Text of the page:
OK, I previously briefly covered how the CBO calculates the basic cost of an index range scan. Yes, those cardinality/rows values in the execution plans are vitally important as they highlight whether or not the CBO has used the appropriate selectivity values in the index costing formula. And yes, the associated cost values are meaningful and potentially useful as they determine the actual costs associated with the execution plan in terms of the expected number of I/Os the CBO estimates will be required (when using the IO costing model and often the CPU costing model as well).
I’m just going to look at another example now using the same table setup as before, but this time running an SQL query that has 5 distinct values in an IN list predicate on our demo table (again, follow the link to see the query and formatted execution plan).
The first thing we notice in this example, is that Oracle has decided to use a FTS rather than use the index on the ID column. Considering we’re only after 5 values out of the possible 100 values, some may not see this as expected behaviour, especially considering the index has such a good Clustering Factor. Basically Oracle is deciding to access each and every block below the HWM of the table, retrieving all 100% of the rows in the table, only to ultimately discard 95% of them.
It certainly appears at first glance to be a more “costly” option than using the index to directly access just the 5% of rows we’re interested in …
The first thing to check is the estimated cardinality figures, to see if the CBO has miscalculated the expected number of rows it needs to retrieve. However, as the statistics have just been fully computed and that the ID column has perfectly even distributed values, we notice the cardinality figures are again spot on. The query returns 10,000 rows and indeed the rows estimate in the execution plan is exactly10,000 rows. The calculation is simply 0.01 (density of column) x 200,000 (rows) x 5 (values in select list) = 10,000.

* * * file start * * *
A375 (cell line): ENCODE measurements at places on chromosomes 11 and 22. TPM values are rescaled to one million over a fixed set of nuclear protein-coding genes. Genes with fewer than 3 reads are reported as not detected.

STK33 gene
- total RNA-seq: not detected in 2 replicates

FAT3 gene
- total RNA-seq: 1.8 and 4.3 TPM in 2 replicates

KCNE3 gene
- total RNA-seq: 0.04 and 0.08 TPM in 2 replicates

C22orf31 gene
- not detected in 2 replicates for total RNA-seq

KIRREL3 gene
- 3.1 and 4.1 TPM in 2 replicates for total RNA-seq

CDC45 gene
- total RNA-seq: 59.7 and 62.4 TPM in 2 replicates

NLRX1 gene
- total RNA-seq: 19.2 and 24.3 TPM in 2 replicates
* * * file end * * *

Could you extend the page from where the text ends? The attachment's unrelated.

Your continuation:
Let’s now calculate the cost of using the index using our index costing formula, using the CEIL function this time
index blevel + ceil(index selectivity x leaf blocks) + ceil(table selectivity x clustering factor)
2 + 5 x ceil(0.01 x 602) + ceil(0.05 x 854) = 2 + 5 x 7 + 43 = 37 + 43 = 80.
So the cost of using an index range scan to retrieve 5% of the rows in our example comes to a total of 80.
If we look at the cost of the FTS in our explain plan in the above link, we notice the cost is just 65. 65 is less than 80, so the FTS wins.
So how did the CBO come to a cost of just 65 when it has to read all 659 blocks in the table ?
Well, the first missing piece of information is the value of the db_file_multiblock_read_count parameter because this governs how many blocks Oracle will attempt to read within a single logical multiblock I/O call. Remember, when performing a FTS, Oracle knows it has to read all the table related blocks below the HWM and so rather than reading one tiny little block at a time, it does so more efficiently by reading multiple blocks at a time. This is the fundamental advantage of the FTS over the index range scan which can only ever access the one block at a time.
SQL> show parameter db_file_multi
NAME TYPE VALUE ----------------------------- ------- ----- db_file_multiblock_read_count integer 16